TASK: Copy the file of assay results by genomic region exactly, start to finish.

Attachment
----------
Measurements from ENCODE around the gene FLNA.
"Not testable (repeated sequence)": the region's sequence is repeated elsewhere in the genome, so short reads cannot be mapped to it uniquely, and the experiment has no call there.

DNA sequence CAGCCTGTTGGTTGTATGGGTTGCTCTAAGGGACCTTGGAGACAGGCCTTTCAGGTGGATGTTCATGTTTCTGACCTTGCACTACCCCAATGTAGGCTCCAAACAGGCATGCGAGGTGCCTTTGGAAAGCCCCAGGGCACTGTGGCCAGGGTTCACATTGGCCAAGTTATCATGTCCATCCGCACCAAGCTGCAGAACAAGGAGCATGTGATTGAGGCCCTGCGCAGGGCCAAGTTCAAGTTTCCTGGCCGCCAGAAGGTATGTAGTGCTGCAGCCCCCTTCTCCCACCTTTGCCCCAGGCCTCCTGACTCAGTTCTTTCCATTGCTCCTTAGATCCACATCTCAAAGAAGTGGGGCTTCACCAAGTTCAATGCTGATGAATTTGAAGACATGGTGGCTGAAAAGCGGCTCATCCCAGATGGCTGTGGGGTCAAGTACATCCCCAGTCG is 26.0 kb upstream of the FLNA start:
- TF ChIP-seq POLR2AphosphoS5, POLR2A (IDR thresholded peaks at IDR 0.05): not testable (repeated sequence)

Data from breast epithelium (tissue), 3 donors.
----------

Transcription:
Measurements from ENCODE around the gene FLNA.
"Not testable (repeated sequence)": the region's sequence is repeated elsewhere in the genome, so short reads cannot be mapped to it uniquely, and the experiment has no call there.

DNA sequence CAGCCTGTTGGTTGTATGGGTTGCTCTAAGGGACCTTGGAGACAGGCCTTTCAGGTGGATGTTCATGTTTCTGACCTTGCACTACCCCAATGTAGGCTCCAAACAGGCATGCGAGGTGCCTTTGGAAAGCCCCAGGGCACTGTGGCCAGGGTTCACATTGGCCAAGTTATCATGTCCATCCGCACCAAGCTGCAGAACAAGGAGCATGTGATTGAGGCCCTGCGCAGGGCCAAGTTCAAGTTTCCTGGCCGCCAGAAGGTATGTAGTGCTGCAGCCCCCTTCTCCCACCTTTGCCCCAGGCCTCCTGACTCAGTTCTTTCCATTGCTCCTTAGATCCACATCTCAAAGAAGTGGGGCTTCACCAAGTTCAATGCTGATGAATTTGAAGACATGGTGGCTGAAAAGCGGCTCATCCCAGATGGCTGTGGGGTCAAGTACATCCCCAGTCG is 26.0 kb upstream of the FLNA start:
- TF ChIP-seq POLR2AphosphoS5, POLR2A (IDR thresholded peaks at IDR 0.05): not testable (repeated sequence)

Data from breast epithelium (tissue), 3 donors.